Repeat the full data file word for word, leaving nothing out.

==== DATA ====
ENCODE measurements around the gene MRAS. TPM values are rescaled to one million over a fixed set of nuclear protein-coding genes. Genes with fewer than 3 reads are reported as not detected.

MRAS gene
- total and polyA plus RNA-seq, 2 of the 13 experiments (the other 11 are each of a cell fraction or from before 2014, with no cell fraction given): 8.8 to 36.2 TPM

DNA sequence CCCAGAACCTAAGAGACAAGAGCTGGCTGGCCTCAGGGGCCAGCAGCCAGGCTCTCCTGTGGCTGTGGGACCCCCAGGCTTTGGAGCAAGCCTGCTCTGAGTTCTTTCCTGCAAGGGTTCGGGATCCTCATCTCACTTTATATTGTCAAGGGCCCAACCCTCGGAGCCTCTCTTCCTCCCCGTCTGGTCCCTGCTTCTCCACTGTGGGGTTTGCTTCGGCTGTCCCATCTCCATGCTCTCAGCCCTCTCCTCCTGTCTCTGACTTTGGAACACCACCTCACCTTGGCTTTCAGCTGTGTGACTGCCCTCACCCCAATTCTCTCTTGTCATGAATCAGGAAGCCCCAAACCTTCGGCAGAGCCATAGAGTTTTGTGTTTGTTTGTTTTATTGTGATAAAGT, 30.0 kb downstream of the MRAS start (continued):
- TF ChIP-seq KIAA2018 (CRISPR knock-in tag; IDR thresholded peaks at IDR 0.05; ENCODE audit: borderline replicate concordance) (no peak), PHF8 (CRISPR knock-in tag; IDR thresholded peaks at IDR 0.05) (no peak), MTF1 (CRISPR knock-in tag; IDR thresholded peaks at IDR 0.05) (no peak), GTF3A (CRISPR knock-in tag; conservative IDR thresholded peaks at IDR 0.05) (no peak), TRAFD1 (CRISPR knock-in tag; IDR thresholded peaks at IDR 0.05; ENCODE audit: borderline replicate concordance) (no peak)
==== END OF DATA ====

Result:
ENCODE measurements around the gene MRAS. TPM values are rescaled to one million over a fixed set of nuclear protein-coding genes. Genes with fewer than 3 reads are reported as not detected.

MRAS gene
- total and polyA plus RNA-seq, 2 of the 13 experiments (the other 11 are each of a cell fraction or from before 2014, with no cell fraction given): 8.8 to 36.2 TPM

DNA sequence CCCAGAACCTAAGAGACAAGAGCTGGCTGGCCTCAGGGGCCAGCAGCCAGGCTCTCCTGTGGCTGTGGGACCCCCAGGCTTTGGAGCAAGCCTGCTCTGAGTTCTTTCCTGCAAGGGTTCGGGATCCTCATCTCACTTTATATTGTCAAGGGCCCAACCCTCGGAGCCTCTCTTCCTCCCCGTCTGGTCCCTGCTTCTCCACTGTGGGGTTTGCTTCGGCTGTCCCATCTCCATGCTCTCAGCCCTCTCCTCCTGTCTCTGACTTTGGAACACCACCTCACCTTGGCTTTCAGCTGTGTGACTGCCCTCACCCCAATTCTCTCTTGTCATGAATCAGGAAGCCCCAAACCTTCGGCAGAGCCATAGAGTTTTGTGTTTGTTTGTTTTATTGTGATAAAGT, 30.0 kb downstream of the MRAS start (continued):
- TF ChIP-seq KIAA2018 (CRISPR knock-in tag; IDR thresholded peaks at IDR 0.05; ENCODE audit: borderline replicate concordance) (no peak), PHF8 (CRISPR knock-in tag; IDR thresholded peaks at IDR 0.05) (no peak), MTF1 (CRISPR knock-in tag; IDR thresholded peaks at IDR 0.05) (no peak), GTF3A (CRISPR knock-in tag; conservative IDR thresholded peaks at IDR 0.05) (no peak), TRAFD1 (CRISPR knock-in tag; IDR thresholded peaks at IDR 0.05; ENCODE audit: borderline replicate concordance) (no peak)